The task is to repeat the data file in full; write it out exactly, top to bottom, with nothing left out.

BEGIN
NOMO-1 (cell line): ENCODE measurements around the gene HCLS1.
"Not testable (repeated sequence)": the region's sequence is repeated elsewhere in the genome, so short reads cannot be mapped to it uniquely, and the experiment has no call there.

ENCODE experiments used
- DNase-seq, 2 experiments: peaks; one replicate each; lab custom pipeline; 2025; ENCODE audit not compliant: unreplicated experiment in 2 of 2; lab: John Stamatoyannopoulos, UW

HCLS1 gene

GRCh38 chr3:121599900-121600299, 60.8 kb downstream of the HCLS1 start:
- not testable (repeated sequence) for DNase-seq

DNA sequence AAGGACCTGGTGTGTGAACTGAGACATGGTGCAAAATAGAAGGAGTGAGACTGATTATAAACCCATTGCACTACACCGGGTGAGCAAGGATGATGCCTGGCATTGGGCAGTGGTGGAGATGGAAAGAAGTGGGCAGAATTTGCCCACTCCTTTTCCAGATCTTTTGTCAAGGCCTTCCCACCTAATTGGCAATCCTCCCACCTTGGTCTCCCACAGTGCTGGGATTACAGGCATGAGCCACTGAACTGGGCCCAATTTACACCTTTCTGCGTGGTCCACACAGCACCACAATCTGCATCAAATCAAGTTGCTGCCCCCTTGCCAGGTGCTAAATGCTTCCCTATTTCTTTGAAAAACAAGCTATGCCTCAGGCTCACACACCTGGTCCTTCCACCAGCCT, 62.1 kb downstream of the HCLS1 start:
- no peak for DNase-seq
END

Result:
NOMO-1 (cell line): ENCODE measurements around the gene HCLS1.
"Not testable (repeated sequence)": the region's sequence is repeated elsewhere in the genome, so short reads cannot be mapped to it uniquely, and the experiment has no call there.

ENCODE experiments used
- DNase-seq, 2 experiments: peaks; one replicate each; lab custom pipeline; 2025; ENCODE audit not compliant: unreplicated experiment in 2 of 2; lab: John Stamatoyannopoulos, UW

HCLS1 gene

GRCh38 chr3:121599900-121600299, 60.8 kb downstream of the HCLS1 start:
- not testable (repeated sequence) for DNase-seq

DNA sequence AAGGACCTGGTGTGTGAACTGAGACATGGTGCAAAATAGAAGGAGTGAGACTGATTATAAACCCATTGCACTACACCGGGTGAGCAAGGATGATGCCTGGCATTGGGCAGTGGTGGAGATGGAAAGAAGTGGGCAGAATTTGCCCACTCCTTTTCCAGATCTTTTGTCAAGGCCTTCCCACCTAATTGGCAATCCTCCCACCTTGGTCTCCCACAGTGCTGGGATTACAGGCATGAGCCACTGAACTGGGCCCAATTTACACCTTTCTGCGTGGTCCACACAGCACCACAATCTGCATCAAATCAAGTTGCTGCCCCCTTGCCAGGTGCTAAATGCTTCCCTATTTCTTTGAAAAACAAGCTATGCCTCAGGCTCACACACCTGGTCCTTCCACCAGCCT, 62.1 kb downstream of the HCLS1 start:
- no peak for DNase-seq